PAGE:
Sir Sam Jonah has revived calls for a review of the 1992 Constitution to overhaul the powers of the Executive arm of government.
In its current state, the Chancellor of the University of Cape Coast (UCC) said the Constitution has “created a monstrous Executive which looms large over the other arms of the governance structure.”
In a speech last night, the leadership consultant said it was unfortunate that “for 28 years, we have failed to make any meaningful changes to strengthen our democracy.”
“Actually, what we have is an “Executocracy” not a democracy. The President is supposed to appoint the majority of his ministers from Parliament. By definition, that makes Parliament a rubber stamp, because no MP in the ruling party will be able to stand up and demand accountability from the executive – they are all scrambling for positions,” he emphasised at the speech delivered virtually to members of the Rotary Club in Ghana and abroad.
It was titled: ‘Down the Up Escalator: Reflections on Ghana’s Future by a Senior Citizen.”
In the speech that touched on almost every facet of society, including corruption, governance, the economy and the role of the media and academia in shaping the future, Sir Jonah said the failings from the current constitutional set up did not spare the Judiciary.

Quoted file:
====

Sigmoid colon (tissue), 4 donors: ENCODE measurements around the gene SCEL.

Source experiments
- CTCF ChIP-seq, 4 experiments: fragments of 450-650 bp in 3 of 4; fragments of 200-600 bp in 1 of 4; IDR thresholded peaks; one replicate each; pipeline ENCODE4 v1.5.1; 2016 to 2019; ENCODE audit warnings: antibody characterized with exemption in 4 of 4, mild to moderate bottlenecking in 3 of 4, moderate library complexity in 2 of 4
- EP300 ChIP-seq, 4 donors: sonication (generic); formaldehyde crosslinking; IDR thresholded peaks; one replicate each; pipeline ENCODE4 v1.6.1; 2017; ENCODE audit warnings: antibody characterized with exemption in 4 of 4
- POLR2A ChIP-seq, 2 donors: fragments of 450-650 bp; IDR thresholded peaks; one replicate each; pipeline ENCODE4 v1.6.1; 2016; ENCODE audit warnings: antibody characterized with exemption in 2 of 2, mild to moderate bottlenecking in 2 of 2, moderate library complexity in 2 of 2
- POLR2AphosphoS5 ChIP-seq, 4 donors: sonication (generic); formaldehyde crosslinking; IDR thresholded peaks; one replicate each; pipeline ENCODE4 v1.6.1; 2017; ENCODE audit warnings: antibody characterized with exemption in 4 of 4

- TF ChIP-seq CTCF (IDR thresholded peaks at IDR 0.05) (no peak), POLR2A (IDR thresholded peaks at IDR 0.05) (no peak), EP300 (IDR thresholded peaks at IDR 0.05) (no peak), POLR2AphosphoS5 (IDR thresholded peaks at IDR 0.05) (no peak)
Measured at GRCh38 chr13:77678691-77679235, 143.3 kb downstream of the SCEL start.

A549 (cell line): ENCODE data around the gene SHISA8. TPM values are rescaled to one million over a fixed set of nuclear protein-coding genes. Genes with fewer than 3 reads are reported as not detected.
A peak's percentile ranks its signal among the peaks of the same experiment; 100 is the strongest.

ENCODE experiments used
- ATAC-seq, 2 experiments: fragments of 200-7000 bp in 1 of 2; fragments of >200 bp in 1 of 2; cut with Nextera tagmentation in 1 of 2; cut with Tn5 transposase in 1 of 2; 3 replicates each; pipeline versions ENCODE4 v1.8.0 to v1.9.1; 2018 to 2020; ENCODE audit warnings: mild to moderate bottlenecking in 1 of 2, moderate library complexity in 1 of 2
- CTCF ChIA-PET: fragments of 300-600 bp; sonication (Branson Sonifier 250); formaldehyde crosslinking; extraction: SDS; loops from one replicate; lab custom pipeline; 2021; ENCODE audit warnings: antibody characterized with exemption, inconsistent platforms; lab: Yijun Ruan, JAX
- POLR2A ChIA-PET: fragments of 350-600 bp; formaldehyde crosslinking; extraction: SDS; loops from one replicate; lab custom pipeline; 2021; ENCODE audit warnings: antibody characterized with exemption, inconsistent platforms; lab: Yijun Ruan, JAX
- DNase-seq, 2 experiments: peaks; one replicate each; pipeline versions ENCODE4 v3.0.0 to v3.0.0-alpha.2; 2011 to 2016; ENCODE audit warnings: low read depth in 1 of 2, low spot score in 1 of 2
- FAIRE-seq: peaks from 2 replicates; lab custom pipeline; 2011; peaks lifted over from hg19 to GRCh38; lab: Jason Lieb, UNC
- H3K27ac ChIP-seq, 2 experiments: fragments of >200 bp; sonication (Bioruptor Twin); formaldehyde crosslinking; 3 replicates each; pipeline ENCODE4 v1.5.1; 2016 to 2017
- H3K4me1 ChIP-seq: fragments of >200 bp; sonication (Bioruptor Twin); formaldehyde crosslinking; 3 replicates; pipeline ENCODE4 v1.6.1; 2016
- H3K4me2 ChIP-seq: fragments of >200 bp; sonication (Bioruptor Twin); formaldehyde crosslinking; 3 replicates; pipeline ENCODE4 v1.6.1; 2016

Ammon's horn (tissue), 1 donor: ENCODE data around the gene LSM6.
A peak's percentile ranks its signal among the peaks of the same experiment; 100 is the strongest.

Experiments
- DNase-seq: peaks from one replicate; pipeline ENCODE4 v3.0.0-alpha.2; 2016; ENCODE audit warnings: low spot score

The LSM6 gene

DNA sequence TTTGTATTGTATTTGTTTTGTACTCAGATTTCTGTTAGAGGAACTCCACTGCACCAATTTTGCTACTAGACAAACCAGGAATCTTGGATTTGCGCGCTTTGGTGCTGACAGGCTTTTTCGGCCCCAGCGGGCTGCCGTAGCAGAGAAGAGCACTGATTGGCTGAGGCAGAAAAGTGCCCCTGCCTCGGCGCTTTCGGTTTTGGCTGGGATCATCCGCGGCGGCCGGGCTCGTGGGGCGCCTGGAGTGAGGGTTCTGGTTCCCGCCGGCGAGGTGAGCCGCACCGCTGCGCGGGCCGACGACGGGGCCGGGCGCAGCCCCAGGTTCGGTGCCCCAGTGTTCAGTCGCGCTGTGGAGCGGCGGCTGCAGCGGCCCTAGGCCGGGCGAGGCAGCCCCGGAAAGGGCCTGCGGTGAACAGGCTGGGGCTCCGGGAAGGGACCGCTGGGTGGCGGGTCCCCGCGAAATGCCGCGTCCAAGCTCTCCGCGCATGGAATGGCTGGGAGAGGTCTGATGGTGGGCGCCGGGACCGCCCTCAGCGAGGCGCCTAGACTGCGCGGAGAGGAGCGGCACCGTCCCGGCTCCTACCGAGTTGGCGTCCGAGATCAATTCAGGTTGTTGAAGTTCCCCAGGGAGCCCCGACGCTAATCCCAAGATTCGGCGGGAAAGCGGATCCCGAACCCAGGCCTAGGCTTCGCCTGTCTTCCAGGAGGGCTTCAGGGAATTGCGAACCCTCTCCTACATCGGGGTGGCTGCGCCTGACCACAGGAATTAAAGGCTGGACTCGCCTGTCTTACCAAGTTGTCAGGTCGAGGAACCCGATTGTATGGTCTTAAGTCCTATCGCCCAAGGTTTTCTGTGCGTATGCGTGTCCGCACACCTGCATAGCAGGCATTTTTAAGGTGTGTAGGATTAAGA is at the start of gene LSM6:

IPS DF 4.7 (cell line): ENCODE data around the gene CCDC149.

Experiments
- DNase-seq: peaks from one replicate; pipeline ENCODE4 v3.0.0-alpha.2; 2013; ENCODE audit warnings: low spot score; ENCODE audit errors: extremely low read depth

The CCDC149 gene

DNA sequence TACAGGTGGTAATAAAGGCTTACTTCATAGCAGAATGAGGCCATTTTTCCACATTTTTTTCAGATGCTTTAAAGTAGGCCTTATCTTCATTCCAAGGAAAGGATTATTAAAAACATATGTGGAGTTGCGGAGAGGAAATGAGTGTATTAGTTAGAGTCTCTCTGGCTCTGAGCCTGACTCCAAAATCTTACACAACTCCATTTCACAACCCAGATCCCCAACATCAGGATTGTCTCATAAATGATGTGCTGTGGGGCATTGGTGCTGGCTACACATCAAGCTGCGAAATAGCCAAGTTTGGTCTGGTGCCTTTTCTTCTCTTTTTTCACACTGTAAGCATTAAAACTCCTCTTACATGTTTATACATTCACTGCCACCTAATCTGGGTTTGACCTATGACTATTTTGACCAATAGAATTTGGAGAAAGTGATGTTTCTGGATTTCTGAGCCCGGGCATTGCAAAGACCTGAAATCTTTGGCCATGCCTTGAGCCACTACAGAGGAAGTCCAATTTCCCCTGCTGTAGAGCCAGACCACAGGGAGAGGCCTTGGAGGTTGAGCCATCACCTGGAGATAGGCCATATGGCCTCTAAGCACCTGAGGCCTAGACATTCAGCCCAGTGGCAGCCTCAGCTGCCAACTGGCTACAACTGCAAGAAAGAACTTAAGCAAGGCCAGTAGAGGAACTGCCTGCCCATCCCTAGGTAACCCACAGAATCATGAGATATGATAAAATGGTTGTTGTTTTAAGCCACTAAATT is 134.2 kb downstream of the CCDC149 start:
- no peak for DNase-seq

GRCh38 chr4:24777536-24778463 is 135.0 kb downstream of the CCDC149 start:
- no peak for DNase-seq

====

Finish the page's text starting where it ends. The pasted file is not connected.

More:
“The Judiciary is no different. The President has a determining role in the appointment of all the judges of the Supreme Court, including the Chief Justice. This festers the perception that the situation compromises the impartiality and independence of the judiciary,” he said.
“Indeed, a large section of the citizenry believe that the judiciary is not impartial with 85 per cent of Ghanaians in a recent Afrobarometer survey perceiving the judiciary as corrupt and ineffective,” he said.
He said the Legislative arm of government was also challenged, with allegations of corruption among sitting Members of Parliament (MPs) being ripe.
“Few years ago, a prominent MP said publicly that parliamentarians take bribes to pass bills that favour their sponsors.”
“Ladies and gentlemen, if a fish comes out from water to tell us that the crocodile
has one eye, who are we to doubt it? Incidentally, the said MP, Mr Alban Bagbin is now the Speaker of Parliament,” he said.
On how to reverse this, the former President of AngloGold Ashanti said the Constitution needed to change.
“To have a meaningful democracy, we cannot continue on the path of a tripod with one leg stronger than the other two combined. We must commit to review the experiment with the aim of strengthening accountability and ensuring that democracy delivers real development to the people,” he said.
He explained that democracy was meaningless unless it was capable of improving the living standards of the people and providing decent living conditions for at least the very poor in our society.
“To achieve this, the constitution must change,” he stressed.